To prepare 1 L of Citrate Buffer:
Add 2.94 g of Tri-sodium citrate (dihydrate) to 950 mL of dH20.
Adjust pH to 6.0 with HCl/NaOH.
Add 0.5 mL of Tween® 20.
Top up to 1 L.
Antigen Retrieval Protocol
Place slides in a heat-resistant plastic Coplin staining jar and fill with Citrate Buffer.
Place Coplin jar in food steamer and steam for 20 minutes.
Carefully remove hot Citrate Buffer and wash slides 3X in PBS-T for 10 minutes each.
Wash slides with PBS-T at 37°C for 10 minutes to fully remove gelatin from slides.
Lay slides flat and pipette enough Blocking Solution to completely cover sections. The borders formed by the wax pen will hold Blocking Solution on the sections of tissue.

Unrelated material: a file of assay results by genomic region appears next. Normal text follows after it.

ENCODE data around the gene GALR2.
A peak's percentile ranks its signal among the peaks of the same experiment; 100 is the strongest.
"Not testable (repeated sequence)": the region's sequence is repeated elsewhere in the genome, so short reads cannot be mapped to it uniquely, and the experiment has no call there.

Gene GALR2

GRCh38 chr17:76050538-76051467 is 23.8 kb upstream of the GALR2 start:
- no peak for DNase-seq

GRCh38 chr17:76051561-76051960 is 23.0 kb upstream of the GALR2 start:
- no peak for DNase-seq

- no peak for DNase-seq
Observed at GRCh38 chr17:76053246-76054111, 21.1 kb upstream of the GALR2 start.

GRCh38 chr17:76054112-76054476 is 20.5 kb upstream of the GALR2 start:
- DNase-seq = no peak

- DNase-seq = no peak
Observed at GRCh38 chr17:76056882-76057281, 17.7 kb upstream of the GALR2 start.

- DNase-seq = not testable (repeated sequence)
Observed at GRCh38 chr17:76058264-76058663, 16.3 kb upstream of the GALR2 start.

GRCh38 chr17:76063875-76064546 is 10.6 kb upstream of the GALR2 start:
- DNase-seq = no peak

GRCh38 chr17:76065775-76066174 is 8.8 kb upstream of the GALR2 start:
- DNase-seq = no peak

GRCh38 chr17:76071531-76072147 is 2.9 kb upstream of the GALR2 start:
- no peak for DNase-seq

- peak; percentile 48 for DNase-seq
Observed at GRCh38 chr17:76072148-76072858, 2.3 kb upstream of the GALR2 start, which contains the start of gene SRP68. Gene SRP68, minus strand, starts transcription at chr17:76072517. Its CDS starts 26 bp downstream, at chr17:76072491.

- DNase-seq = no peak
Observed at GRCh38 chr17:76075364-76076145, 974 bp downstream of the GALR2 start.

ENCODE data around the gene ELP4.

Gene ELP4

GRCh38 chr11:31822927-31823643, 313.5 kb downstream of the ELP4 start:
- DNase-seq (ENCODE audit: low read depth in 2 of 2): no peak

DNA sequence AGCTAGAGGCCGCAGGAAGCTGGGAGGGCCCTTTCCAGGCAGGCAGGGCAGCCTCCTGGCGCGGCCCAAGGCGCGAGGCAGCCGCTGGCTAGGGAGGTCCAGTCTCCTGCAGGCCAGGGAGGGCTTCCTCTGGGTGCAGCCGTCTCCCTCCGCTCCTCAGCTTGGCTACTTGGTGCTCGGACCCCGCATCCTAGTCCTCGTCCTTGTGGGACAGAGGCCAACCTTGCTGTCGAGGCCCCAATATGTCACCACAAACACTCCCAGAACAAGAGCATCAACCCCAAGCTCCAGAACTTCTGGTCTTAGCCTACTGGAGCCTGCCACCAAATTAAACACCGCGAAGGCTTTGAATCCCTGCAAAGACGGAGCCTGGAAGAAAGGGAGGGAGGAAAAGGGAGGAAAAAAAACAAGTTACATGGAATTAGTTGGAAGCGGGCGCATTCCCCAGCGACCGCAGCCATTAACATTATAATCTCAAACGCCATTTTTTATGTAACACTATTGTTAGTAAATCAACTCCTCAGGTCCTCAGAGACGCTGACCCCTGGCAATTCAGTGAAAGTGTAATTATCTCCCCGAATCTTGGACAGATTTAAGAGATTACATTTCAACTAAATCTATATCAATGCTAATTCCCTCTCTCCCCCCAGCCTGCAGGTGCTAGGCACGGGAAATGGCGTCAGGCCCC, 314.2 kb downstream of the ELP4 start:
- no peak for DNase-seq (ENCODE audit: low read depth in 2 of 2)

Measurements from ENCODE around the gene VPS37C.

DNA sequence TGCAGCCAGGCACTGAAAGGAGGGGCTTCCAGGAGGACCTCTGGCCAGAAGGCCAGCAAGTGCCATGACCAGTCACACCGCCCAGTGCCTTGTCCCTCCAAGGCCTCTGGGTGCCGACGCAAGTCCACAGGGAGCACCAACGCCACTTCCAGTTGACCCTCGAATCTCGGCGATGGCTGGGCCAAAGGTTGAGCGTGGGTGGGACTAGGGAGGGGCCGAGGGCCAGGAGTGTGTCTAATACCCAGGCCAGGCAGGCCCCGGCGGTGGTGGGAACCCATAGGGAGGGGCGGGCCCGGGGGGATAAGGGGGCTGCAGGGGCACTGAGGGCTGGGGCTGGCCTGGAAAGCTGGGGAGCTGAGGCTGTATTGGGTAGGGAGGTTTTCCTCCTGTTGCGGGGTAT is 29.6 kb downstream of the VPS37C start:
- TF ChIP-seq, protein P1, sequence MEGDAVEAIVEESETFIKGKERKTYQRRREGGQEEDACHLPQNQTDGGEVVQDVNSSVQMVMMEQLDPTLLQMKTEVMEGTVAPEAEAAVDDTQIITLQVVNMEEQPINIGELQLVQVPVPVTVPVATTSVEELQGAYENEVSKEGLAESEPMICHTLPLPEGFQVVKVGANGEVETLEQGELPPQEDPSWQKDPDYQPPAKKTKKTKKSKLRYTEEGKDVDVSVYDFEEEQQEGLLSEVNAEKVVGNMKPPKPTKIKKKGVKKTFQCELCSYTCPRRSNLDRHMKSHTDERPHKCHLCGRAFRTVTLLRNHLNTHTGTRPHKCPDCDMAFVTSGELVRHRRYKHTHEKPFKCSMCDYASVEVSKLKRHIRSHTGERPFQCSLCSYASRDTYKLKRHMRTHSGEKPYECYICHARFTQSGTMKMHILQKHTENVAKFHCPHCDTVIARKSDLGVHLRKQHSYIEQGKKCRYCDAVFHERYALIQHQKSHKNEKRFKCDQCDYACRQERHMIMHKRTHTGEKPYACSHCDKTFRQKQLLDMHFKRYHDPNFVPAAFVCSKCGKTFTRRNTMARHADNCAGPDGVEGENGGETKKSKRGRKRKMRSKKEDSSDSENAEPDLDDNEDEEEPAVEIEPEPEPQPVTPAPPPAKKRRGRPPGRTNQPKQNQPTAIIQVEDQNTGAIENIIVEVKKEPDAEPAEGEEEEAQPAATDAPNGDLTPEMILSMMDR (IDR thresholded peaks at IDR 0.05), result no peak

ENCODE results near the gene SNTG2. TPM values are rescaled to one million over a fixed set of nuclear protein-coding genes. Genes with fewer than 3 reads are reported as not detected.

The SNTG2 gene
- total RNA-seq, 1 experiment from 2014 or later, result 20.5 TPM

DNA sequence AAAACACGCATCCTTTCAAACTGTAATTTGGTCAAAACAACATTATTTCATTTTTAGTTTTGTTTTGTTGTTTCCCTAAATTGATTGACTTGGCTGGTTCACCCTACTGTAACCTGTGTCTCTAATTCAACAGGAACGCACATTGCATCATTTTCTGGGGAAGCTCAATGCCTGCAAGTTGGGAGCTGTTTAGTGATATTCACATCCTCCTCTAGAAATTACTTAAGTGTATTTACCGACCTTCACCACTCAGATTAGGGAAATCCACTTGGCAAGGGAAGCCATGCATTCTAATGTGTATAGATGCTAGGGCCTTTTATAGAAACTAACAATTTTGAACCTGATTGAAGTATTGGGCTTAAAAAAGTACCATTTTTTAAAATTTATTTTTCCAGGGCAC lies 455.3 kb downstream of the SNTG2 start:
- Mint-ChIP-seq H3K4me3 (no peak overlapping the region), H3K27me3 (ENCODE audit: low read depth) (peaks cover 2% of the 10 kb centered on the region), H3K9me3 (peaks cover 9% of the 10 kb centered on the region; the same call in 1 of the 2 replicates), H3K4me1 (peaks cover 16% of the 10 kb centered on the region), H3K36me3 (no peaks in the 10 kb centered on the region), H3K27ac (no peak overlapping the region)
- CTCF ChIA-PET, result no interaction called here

Incubate at room temperature in a humidified chamber for 1 hour.
Prepare primary antibody mixes in Primary Dilution Buffer. Refer to Table 2 for recommended antibody concentrations.
Pour Blocking Solution off of slides and replace with primary antibody mix.
Incubate at room temperature in a humidified chamber overnight (16 hours).
Prepare secondary antibody mixes in PBS-T. Refer to Table 3 for recommended antibody concentrations. Note: Alexa Fluor® antibodies are very stable, but care should be taken not to leave antibodies in direct light for an extended period of time.
Pour primary antibody mix off of slides and place slides in a Coplin staining jar.
Wash slides 3X with PBS-T.
Lay slides flat and pipette secondary antibody mix onto the slides. Incubate at room temperature in a humidified chamber for 2 hours.
Pour off secondary antibody mix and place slides in a Coplin staining jar.
Wash slides 3X with PBS-T for 30 minutes each.
Air-dry slides for 5 minutes.
Add PermaFluor™ to slides and add coverslip. Store at 2 - 8°C and allow to dry before imaging.